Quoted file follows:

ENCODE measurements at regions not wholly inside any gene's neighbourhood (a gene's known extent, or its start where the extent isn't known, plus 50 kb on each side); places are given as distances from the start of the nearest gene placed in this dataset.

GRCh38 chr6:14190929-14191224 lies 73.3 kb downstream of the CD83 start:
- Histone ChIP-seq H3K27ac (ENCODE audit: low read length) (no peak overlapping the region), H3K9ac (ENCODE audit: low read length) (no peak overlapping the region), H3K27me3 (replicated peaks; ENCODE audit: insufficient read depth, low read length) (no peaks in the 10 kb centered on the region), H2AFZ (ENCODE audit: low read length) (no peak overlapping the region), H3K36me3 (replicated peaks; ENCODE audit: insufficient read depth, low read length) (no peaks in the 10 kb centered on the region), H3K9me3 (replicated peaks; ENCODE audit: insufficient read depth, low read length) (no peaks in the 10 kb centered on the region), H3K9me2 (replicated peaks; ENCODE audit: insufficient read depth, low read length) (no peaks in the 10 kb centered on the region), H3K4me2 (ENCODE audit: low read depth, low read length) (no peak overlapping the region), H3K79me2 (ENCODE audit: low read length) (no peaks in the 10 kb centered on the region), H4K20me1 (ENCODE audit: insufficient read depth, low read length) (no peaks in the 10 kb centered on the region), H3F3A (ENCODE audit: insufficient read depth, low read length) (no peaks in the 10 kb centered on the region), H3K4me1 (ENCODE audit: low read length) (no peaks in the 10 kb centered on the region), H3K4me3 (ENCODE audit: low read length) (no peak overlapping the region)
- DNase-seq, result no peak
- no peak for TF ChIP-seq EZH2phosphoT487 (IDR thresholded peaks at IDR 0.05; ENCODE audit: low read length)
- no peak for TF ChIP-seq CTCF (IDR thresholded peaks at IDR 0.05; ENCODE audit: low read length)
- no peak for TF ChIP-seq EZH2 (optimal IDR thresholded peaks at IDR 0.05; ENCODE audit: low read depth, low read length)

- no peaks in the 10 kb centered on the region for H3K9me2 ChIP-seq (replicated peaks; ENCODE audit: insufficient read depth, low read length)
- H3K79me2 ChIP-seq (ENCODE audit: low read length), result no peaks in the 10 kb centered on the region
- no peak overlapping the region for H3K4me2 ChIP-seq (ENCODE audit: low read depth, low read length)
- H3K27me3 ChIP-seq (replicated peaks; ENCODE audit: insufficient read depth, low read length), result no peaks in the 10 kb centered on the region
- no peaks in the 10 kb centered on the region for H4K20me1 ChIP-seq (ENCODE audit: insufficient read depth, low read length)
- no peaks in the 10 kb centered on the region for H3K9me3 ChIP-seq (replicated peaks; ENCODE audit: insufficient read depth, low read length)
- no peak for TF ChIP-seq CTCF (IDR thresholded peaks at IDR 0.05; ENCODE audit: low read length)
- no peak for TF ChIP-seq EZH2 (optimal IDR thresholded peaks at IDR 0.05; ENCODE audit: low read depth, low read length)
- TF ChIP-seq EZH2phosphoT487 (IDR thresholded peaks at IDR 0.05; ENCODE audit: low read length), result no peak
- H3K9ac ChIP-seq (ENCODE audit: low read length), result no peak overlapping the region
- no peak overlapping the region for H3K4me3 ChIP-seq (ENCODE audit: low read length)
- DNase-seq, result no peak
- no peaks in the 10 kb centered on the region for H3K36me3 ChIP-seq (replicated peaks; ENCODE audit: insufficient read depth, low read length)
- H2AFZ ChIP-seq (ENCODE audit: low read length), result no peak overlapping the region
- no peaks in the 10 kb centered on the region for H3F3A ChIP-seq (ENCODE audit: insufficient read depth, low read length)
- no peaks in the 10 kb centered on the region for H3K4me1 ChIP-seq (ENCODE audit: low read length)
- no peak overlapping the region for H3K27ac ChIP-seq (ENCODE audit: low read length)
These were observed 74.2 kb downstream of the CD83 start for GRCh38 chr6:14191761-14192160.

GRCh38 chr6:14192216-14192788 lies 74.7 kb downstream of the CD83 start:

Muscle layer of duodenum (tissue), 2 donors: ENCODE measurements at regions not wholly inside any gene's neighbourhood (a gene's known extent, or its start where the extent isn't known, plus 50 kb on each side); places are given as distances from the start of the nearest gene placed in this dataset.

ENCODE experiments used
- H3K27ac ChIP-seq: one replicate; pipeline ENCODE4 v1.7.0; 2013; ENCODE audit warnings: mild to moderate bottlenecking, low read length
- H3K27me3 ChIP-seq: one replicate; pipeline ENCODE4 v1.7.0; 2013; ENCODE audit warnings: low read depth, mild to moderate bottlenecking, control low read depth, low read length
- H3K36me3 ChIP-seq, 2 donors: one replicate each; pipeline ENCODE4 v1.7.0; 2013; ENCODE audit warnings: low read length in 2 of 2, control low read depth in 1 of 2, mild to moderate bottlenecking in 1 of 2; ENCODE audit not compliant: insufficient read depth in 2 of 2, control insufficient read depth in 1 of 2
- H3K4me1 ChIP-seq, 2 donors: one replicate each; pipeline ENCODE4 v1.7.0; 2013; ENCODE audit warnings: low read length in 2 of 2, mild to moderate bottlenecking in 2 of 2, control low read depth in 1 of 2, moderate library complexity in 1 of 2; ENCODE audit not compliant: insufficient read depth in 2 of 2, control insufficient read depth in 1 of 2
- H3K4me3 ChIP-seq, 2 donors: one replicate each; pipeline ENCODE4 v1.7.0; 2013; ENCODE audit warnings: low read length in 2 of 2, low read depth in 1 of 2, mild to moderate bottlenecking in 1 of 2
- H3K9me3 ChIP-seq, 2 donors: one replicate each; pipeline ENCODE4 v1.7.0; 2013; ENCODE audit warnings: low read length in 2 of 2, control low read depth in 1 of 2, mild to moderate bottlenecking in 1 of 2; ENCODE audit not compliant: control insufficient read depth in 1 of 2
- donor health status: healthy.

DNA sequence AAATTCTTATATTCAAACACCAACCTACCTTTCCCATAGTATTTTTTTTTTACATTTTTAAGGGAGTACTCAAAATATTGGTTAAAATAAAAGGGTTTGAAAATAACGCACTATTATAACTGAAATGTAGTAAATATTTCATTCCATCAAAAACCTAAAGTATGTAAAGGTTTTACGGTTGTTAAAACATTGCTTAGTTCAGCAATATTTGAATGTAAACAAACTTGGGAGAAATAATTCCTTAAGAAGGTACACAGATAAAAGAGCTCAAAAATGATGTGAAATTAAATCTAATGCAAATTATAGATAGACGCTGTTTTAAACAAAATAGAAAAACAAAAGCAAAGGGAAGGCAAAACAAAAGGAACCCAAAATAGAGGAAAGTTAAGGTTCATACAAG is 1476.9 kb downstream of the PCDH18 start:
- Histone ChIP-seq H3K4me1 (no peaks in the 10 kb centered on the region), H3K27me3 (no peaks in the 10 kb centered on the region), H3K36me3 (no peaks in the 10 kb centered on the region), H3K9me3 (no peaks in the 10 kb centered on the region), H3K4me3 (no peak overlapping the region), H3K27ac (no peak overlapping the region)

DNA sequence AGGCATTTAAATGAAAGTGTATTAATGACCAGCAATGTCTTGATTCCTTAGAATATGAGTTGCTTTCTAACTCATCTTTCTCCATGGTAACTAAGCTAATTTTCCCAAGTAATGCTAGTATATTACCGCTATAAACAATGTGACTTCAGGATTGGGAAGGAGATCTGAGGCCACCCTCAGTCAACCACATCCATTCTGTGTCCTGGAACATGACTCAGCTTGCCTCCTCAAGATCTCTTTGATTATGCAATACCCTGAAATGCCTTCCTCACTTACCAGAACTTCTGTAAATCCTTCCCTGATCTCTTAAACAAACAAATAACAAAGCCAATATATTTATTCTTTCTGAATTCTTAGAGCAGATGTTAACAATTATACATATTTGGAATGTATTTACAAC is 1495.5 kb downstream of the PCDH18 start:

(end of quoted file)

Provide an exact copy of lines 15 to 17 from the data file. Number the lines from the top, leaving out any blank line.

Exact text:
- no peak for TF ChIP-seq EZH2 (optimal IDR thresholded peaks at IDR 0.05; ENCODE audit: low read depth, low read length)
- TF ChIP-seq EZH2phosphoT487 (IDR thresholded peaks at IDR 0.05; ENCODE audit: low read length), result no peak
- H3K9ac ChIP-seq (ENCODE audit: low read length), result no peak overlapping the region